Sandoval, Oceguera agree: End teacher tenure

Victor Joecks

As teacher quality is “the most important school-related factor influencing student achievement,” ending teacher tenure is a no-brainer for anyone looking to improve student achievement in Nevada.

Currently, teachers in Nevada can get tenure in as little as one year of teaching. And once a bad teacher has tenure, it’s much more difficult to fire him or her for poor performance – even if the teacher does a poor job of educating hundreds of children.

The good news is that two of the three most powerful men in state government this year – Governor-elect Brian Sandoval and Assembly Speaker-to-be John Oceguera – have come out in favor of eliminating teacher tenure.

From Sandoval’s education plan:

Bring Private Sector Thinking to School Staffing
End Teacher Tenure, Set Aside Funds to Reward Good Teachers

The current performance evaluation system for teachers and principals is out-of-date and rewards endurance over performance. With recent changes to Nevada law requiring the use of student achievement data in evaluations, we have an opportunity to modernize the entire system in ways that reward the best, inspire the average to improve, and dismiss those who are failing.

Under Brian’s plan, a majority of teacher and principal evaluations will be based on student achievement. Salary schedules based on time served and longevity stipends will no longer be allowed – by statutory change, we will bring an end to teacher tenure; these funds will instead be used to fund a pay-for-performance system.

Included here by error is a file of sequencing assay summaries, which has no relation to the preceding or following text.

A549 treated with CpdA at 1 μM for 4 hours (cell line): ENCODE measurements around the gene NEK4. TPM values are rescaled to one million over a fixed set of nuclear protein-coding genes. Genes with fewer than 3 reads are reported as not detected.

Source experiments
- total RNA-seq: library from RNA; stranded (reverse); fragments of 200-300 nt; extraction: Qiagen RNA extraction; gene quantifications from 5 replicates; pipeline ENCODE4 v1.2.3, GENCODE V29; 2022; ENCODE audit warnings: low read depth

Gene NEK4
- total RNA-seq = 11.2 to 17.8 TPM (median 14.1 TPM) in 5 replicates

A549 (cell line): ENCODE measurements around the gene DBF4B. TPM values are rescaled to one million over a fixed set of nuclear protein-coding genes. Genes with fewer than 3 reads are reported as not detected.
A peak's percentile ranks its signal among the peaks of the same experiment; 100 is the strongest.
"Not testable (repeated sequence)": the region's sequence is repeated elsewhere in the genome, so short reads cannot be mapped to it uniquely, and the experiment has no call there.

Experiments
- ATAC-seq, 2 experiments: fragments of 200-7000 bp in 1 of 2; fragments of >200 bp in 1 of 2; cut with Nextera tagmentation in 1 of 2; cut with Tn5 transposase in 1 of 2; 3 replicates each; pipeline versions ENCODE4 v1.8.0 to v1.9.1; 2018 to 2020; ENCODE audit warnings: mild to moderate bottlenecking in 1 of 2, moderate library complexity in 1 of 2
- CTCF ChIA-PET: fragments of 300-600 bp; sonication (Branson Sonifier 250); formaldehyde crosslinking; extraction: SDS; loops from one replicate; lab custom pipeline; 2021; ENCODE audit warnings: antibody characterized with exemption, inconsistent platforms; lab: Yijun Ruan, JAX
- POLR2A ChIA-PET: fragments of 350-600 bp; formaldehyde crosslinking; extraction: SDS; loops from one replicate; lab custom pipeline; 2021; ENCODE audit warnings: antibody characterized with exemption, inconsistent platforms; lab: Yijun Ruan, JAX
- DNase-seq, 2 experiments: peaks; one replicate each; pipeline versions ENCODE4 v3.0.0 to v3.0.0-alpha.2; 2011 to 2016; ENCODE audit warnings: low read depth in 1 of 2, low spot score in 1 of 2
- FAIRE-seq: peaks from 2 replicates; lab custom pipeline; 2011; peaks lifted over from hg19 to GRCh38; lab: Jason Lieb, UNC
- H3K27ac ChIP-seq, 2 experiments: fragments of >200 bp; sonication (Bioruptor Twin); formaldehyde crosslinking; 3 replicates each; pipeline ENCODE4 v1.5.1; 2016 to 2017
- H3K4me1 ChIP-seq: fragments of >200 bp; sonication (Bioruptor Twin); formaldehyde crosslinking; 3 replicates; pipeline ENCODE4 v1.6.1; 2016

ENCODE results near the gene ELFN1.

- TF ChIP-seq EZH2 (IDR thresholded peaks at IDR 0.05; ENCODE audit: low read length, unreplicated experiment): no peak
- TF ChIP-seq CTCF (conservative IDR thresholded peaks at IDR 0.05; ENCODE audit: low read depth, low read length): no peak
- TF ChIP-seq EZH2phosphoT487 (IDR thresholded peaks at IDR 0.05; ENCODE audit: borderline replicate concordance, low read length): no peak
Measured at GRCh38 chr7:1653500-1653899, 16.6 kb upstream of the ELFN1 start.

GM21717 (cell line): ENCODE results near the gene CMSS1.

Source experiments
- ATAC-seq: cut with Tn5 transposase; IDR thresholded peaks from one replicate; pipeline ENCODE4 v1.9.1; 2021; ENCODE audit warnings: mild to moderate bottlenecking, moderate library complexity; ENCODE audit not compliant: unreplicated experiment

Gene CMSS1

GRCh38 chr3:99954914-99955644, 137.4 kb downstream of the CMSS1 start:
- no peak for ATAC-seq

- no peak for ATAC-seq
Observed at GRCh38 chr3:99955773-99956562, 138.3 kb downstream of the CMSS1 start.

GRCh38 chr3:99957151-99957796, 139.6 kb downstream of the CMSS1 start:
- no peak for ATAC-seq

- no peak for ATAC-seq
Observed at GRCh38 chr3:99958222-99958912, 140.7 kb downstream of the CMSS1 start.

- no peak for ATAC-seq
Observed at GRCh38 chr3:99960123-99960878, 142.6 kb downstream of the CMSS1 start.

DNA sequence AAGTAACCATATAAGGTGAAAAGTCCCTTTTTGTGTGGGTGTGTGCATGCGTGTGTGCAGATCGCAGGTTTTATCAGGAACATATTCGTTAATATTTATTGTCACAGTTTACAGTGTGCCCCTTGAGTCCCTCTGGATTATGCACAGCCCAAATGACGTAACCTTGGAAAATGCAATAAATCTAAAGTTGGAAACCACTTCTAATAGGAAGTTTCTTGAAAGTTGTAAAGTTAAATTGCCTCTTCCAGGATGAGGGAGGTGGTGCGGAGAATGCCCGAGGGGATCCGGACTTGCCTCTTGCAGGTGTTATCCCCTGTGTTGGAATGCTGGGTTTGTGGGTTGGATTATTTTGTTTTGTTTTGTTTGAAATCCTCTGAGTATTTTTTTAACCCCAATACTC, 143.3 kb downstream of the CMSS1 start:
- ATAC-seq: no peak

From Oceguera’s campaign page on education:

Eliminate tenure. School districts must recruit and retain the best teachers possible, and those teachers should be rewarded for success. School districts need to weed out ineffective teachers.

Oceguera gave more details to the Las Vegas Sun in September after he announced his support for this position.

Oceguera, in a statement, said, “We have great teachers in our state, but we hear from parents and principals that there are those who are not measuring up and should not be in the classroom.”

He called for a “fair but expedient process for getting inadequate teachers out of the classroom.”

And why is this necessary? Because the Clark County School District fires less than .12 percent of its teachers each year for poor performance.

But the Clark County Education Association, which represents teachers in the Clark County School District, said 20 teachers did not have their contracts renewed two years ago for reasons that would include poor performance. Last year 19 teachers did not have their contracts renewed.

There are roughly 17,000 teachers in Clark County.

From putting Nevada’s checkbook online to eliminating teacher tenure, there are many issues that appear to have bi-partisan support in the next session.

Citizens should hope that in these cases, our elected officials’ campaign promises match up with their actions.